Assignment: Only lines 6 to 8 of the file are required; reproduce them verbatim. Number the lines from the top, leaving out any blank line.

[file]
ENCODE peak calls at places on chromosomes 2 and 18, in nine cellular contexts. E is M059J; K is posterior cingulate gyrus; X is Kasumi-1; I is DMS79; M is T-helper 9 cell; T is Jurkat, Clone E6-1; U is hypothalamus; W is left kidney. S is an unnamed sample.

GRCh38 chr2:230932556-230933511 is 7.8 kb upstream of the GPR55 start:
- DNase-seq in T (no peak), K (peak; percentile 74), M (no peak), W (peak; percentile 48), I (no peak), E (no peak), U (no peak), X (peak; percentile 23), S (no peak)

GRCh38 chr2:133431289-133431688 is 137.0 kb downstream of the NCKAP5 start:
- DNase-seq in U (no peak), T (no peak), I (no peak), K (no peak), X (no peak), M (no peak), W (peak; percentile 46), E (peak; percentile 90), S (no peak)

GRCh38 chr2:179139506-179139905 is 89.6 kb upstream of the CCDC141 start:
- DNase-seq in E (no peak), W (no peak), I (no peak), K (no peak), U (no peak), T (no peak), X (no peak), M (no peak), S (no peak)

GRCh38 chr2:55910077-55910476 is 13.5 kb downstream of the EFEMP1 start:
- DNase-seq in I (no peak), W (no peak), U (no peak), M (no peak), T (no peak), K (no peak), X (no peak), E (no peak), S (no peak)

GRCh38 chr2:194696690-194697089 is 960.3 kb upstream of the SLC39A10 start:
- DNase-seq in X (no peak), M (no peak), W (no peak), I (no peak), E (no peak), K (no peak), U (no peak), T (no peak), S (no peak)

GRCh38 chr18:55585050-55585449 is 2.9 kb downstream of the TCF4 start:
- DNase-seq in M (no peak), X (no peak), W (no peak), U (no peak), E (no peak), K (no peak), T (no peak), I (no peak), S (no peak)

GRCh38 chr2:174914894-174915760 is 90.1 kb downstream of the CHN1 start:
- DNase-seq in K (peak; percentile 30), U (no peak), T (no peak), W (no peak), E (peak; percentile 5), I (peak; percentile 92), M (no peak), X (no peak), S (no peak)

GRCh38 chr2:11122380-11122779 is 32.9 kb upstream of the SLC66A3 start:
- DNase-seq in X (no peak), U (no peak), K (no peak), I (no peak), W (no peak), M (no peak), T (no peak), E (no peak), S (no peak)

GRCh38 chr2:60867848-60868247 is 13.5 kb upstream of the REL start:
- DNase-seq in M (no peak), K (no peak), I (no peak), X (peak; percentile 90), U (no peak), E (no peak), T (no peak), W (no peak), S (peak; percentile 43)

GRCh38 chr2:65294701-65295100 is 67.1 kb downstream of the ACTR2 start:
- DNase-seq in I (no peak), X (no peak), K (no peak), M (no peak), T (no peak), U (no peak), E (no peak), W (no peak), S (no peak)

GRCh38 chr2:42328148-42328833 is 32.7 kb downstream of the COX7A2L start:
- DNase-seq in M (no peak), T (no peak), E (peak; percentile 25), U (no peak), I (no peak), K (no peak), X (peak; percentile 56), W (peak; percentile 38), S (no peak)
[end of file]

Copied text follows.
GRCh38 chr2:179139506-179139905 is 89.6 kb upstream of the CCDC141 start:
- DNase-seq in E (no peak), W (no peak), I (no peak), K (no peak), U (no peak), T (no peak), X (no peak), M (no peak), S (no peak)

GRCh38 chr2:55910077-55910476 is 13.5 kb downstream of the EFEMP1 start: